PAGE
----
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Some advice please...

Discussion in 'Model S' started by Muzza72, Jun 28, 2018.

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  1. Muzza72

    Muzza72 Member

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    PSX_20180628_212319.jpg

    Hello all, I hit a wood bearer lying on a motorway on-ramp at about 30 mph in my "new to me" 2016 Model S70D. The pic is of the car on the way to the SC. Any idea of what is going on here? The tyre is blown out which is sort of expected. But what is with the camber? The impact was not that major.
     
  2. Doanster1

    Doanster1 Member

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    Ouch. Sorry to hear/see that.
    The control arm/other suspension component has snapped. It’s not just the camber that’s off.
    Hope it’s not as bad as it looks once the SC diagnoses.
     
  3. Max*

    Max* Charging

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    Que Keef.


    Wait, I haven't been around much lately, does he still come along?
     
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  4. .jg.

    .jg. Member

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    May be the integral link is broken:
    [​IMG]

    It may be worth checking here: Claim for damage to your vehicle
    If it was on a motorway, then Highways England would be the relevant body - but whether or not HE will pay compensation may come down to who dropped the piece of wood that you hit.
     
  5. Muzza72

    Muzza72 Member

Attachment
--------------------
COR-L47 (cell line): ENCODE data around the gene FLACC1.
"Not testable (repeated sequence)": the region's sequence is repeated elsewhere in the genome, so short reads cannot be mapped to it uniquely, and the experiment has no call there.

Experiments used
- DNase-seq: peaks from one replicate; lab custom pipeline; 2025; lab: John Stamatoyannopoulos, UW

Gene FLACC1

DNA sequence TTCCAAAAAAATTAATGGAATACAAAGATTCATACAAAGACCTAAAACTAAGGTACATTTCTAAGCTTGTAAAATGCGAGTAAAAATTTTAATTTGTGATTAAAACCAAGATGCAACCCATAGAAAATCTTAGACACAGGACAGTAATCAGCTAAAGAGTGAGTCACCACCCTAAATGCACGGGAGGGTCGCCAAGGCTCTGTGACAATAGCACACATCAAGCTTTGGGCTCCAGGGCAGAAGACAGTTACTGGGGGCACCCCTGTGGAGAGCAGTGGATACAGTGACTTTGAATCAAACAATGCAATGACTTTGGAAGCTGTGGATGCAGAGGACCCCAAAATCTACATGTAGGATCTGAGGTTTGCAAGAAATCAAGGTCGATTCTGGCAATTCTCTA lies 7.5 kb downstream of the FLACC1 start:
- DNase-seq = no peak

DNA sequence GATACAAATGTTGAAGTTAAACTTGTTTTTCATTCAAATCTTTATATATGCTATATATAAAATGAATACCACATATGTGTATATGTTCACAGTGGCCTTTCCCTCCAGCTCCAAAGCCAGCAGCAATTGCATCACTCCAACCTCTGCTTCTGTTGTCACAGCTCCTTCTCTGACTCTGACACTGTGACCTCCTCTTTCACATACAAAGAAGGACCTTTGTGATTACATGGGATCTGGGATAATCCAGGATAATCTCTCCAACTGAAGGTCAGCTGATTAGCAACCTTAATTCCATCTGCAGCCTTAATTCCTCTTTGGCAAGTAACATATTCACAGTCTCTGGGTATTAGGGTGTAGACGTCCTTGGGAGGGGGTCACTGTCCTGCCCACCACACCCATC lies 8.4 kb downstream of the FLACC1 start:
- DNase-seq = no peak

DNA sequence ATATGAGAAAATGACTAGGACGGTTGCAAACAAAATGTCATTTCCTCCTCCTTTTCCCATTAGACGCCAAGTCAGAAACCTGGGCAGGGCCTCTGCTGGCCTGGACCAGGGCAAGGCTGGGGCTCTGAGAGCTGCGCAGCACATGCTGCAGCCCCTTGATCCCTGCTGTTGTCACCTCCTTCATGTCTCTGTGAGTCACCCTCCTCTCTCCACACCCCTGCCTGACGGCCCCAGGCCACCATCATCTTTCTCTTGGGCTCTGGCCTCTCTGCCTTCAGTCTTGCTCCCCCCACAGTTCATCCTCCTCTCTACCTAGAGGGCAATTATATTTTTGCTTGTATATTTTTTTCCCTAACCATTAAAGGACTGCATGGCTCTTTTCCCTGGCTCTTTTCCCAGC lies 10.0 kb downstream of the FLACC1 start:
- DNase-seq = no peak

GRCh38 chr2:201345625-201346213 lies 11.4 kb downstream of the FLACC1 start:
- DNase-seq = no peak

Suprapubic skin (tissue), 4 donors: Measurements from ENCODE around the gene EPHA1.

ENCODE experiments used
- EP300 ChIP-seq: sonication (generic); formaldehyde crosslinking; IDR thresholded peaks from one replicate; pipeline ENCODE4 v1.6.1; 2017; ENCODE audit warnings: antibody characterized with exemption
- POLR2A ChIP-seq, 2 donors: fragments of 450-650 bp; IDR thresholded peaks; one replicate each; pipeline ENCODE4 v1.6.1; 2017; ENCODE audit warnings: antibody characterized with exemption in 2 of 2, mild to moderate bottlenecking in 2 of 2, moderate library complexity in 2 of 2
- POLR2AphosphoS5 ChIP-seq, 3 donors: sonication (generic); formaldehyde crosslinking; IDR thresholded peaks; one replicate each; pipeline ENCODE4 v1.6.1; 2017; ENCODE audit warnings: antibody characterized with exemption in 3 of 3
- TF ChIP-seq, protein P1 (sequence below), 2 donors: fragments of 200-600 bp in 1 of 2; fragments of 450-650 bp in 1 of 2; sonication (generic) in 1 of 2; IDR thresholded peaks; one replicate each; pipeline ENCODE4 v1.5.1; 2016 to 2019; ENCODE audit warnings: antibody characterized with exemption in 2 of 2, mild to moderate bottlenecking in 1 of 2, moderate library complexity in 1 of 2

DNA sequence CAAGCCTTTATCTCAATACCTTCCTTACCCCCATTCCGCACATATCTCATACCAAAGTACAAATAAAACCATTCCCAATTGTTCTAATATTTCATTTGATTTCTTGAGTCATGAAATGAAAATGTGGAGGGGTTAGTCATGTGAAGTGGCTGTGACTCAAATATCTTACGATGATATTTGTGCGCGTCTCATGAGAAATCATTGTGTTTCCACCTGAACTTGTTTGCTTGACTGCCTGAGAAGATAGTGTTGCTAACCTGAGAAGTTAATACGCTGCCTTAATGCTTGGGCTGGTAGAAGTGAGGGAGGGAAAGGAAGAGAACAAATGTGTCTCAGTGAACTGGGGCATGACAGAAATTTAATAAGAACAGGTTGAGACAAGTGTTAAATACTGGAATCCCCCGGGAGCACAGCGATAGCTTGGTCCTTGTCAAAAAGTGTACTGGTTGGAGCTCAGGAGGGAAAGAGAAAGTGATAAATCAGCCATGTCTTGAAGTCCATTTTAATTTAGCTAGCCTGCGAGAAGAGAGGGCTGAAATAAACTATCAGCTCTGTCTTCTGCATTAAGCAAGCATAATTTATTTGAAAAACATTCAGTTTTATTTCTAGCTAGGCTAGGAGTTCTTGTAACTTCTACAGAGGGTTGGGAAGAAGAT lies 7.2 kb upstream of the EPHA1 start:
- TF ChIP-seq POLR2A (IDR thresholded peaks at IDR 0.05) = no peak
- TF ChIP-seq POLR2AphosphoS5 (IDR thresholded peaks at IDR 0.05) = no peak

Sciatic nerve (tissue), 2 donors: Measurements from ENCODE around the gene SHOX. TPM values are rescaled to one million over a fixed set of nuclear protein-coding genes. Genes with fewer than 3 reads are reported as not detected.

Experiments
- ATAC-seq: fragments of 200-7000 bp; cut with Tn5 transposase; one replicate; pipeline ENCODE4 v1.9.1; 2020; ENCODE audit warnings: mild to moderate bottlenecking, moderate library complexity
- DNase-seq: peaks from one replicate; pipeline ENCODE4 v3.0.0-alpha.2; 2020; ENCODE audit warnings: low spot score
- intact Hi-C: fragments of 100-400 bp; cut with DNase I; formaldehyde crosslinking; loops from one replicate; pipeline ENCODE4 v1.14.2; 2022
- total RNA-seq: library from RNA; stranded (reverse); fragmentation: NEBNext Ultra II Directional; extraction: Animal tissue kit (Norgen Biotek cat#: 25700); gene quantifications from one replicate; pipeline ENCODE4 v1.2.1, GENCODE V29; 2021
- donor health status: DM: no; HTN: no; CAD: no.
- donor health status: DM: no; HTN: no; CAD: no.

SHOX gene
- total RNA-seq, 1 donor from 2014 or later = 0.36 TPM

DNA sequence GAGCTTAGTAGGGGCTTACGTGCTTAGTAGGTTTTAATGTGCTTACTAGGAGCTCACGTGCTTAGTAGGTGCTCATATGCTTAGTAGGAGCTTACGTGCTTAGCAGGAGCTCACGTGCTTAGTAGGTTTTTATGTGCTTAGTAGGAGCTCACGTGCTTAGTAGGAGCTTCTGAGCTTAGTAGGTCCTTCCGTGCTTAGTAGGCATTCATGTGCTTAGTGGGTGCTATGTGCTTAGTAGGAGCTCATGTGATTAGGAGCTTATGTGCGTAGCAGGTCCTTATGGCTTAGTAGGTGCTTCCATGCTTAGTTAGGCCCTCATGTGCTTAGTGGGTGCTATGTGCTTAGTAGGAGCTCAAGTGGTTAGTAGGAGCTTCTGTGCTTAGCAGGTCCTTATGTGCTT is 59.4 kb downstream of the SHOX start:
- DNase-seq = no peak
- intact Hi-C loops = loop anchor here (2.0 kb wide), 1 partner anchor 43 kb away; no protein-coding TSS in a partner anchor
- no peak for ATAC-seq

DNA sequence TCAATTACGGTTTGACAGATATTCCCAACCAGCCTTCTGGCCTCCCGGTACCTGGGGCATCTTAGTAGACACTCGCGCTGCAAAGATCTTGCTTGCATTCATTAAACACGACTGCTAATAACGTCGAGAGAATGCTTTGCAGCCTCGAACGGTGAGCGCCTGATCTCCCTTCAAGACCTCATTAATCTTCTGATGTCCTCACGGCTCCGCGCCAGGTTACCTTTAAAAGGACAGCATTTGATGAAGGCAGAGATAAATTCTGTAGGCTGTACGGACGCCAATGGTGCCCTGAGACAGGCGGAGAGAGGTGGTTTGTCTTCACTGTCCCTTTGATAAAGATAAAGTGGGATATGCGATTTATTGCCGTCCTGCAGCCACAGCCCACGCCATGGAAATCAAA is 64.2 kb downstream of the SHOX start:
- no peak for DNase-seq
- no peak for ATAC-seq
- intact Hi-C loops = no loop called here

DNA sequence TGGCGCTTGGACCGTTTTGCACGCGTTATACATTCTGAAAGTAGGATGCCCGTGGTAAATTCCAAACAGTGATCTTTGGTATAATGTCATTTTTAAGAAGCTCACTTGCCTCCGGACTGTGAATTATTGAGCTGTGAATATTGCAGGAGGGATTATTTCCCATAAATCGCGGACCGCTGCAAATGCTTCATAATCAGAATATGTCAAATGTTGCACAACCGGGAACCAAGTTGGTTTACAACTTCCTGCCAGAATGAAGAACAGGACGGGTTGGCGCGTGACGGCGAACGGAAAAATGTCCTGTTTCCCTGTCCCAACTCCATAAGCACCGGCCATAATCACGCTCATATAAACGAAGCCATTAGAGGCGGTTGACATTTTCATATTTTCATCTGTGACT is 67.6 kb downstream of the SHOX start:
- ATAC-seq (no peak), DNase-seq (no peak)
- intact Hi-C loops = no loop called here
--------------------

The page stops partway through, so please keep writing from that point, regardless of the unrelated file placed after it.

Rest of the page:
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    Many thanks
     
  6. Muzza72

    Muzza72 Member

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    Sorry, am I missing out on something?
     
  7. Muzza72

    Muzza72 Member

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    This is the broken item....

    I would value opinion on whether that should have gone like that?
    IMG_0498.JPG
     
  8. mongo

    mongo Well-Known Member

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    The upper camber link tends to be the part that gives when the rear wheels hit an obstacle. I feel that is a better outcome than bending the frame.
     
  9. Muzza72

    Muzza72 Member

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    Thanks for that. It makes sense to have a sacrificial link there. Unfortunately I had to limp to a layby, resulting in this damage to the inner wing

    IMG_0494.JPG
     
  10. mongo

    mongo Well-Known Member

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    Ouch!
    Glad you are ok!
     
  11. Zextraterrestrial

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    see the circled groove...caused by the damper bolt (arrow) hitting the arm when there is F/R flex... mine both look like that too. I don't think it takes much extra to crack them. Seems like a design flaw to me. I have pics of mine just in case anything like this ever happens. I brought it up to service and I think they just replaced the bolts (and charged me) and didn't understand what I had explained
    Capture.JPG
     
  12. mongo

    mongo Well-Known Member

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    Based on the images I've seen, that shock bolt should never be near the upper link. In thos case, the link is bent and much lower than it should be.